The impact of dividend imputation on corporate tax avoidance: The case of shareholder value

Publication Type:
Journal Article
Journal of Corporate Finance, 2018, 48 pp. 492 - 514
Issue Date:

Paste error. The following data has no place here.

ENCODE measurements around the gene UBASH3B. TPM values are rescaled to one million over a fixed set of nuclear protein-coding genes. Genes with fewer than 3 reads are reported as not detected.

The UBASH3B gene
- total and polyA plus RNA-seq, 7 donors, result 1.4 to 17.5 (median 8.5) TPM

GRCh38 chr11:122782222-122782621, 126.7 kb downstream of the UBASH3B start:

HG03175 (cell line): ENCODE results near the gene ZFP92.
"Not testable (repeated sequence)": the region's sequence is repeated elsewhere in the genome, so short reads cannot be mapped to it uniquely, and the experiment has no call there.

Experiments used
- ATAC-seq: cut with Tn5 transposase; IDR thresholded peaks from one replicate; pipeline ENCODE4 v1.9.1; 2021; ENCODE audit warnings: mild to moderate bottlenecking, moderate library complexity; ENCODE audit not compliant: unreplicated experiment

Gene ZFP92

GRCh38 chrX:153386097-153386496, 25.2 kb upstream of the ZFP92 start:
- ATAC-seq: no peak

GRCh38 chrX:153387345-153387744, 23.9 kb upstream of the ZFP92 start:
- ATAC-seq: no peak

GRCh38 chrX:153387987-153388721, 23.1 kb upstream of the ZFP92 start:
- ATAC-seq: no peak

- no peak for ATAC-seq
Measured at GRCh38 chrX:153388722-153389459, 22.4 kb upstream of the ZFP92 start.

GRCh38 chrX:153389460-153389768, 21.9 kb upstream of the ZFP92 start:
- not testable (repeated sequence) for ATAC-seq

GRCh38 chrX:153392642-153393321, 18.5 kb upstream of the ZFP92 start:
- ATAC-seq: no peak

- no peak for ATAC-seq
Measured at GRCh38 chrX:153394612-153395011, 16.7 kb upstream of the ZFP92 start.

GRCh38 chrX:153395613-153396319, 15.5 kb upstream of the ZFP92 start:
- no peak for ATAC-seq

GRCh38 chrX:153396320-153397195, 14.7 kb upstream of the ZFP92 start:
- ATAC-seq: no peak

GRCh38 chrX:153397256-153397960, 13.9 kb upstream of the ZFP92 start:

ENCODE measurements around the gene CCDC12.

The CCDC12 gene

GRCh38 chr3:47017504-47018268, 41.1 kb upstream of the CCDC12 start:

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© 2017 Elsevier B.V. The objective of this paper is to evaluate whether dividend imputation, whereby tax credits may be passed on to shareholders for corporate tax paid, impacts corporate tax avoidance. This is undertaken with a pooled cross-sectional research design evaluating differences in tax avoidance across firms where there are significant differences in corporate tax avoidance incentives. Specifically, potential differences arise between firms paying dividends with tax credits, paying dividends without tax credits, and not paying dividends. Results suggest that firms paying dividends with tax credits attached are less likely to engage in tax avoidance with an average cash effective tax rate up to 16.9 percentage points higher than firms that pay dividends without tax credits, and up to 14.7 percentage points higher than firms that do not pay dividends at all. Accordingly, this provides insights into the effectiveness of dividend imputation in mitigating corporate tax avoidance, as well as providing support for the continuance of dividend imputation in Australia. Additionally, a positive association is found to exist between outside directors and corporate tax avoidance, extending to firms paying dividends with tax credits where dividend imputation is expected to mitigate such a relation. In combination, these results suggest heterogeneity of costs and benefits of tax avoidance and this is a challenge in evaluating corporate tax aggressiveness generally, and the impact of corporate governance on corporate tax avoidance in particular.
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